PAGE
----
This afternoon the boys and I took a long cold walk, and when we got back I wanted to make them (and me!) some hot chocolate. In view of the success of our expedition I even thought to make whipped cream to glob on top—but not very much whipped cream, since it was just the three of us and not so far before dinner time. So instead of using the stand mixer as usual, I tried the whisk attachment on the stick blender. First in a bowl—which resulted in cream all over everything in a three-foot radius—and then in a tall drinking glass. Imagine my surprise when in maybe four seconds of mechanized whisking the cream in the glass turned not to whipped cream, but to butter! (then when I was taking the whisk out of the glass I accidentally hit the button to run the machine again and butter went everywhere; it was that kind of process).

I knew butter was easy to make (had I wanted to do it on purpose I would have used the Cuisinart) but I had no idea it could be done that quickly. We haven't made it before since we figured the cost of good cream would make it prohibitive—and bad cream wouldn't be worthwhile—but I was impressed by how much butter I got out of less than a quarter cup of cream. Further experiments may be in order! I know hippies usually make more yogurt than butter, but what can I say... butter appeals to me a whole lot more!

Oh, and naturally having made butter I had to serve some of it up on bread to go with our chocolate; the rest is in the fridge for tomorrow.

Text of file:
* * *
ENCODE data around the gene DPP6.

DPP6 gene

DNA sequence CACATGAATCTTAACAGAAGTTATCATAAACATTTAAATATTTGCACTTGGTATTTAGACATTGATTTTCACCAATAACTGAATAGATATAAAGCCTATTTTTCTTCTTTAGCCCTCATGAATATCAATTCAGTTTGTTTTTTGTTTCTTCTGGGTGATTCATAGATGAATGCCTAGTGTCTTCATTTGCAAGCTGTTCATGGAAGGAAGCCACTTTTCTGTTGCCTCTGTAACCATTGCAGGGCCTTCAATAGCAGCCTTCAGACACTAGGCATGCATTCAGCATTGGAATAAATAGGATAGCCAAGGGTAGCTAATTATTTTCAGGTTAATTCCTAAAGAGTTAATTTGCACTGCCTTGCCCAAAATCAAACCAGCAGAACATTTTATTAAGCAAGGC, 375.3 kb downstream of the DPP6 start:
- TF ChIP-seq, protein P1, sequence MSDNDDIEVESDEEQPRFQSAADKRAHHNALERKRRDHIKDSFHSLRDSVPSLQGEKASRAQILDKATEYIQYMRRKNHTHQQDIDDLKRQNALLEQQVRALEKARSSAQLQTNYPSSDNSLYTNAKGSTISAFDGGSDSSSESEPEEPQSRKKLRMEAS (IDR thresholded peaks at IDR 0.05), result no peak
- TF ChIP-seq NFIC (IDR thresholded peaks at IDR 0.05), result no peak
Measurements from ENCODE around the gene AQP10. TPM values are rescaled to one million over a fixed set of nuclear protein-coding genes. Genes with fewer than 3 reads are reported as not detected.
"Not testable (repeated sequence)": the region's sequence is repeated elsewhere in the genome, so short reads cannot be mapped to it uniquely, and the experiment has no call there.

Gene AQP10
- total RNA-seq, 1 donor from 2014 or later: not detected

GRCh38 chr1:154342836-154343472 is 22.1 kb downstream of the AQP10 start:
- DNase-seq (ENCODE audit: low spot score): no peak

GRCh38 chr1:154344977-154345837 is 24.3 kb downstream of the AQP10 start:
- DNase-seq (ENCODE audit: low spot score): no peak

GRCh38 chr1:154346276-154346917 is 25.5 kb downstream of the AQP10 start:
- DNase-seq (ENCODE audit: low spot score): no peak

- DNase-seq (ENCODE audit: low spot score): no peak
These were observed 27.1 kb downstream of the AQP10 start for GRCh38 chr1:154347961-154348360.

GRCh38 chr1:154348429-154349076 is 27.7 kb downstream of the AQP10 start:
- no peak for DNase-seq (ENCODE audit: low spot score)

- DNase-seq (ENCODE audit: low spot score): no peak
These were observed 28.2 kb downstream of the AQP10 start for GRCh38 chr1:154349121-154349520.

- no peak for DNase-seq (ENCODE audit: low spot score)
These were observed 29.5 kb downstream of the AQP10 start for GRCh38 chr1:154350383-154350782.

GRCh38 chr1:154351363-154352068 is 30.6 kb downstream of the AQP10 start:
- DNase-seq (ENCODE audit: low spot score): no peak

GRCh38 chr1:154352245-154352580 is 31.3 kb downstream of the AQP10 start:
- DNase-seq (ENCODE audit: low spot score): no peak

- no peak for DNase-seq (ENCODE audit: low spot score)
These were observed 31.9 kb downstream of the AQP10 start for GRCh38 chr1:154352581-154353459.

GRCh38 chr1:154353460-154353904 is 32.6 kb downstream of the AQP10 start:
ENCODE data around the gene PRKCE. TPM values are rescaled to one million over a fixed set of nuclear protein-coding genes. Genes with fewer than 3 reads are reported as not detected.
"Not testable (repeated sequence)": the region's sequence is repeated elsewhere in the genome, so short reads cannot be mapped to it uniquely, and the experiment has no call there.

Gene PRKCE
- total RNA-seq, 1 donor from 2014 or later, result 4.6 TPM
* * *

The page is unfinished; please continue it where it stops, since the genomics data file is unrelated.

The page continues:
changing seasons

It turned cool here the last week or so, and I find myself wanting to make muffins. It's a noticeable switch, after three warm months of no particular baking desires; in the last three days I've already made two batches (pumpkin chocolate-chip and applesauce). I don't know exactly what's driving my muffin desires, but my enjoyment of the warm oven and the smell of cloves and allspice are probably big factors.

The only problem—besides that I don't have all the time in the world to bake—is that since muffin season is a fall phenomenon it hits at the same time our hens stop laying. It feels like the dropoff in egg production was a little earlier and steeper than last year, so we naturally wonder if our wonderful barred rocks might be reaching the end of their laying career. Good thing we have some understudies in the wings! In any case, we're out of eggs today for the first time since late February; I used the last one for the applesauce muffins. I guess it'll have to be bread baking tomorrow.


hippy progress

a pint jar of cooked black beans on the table

not canned, jarred

I often claim to be some kind of a hippy homesteader type—at least, that's how we have it in our blog description thingy—so it's to me great shame to admit that, for the vast majority of my life, whenever I wanted to make something with beans I'd just open a can. It's horrible, I know. Even many months after reading An Everlasting Meal (mentioned previously) I couldn't manage to get going on dried beans. Part of the problem was one failed recipe a couple years ago; those black beans were so disgusting I couldn't face trying again for quite a while.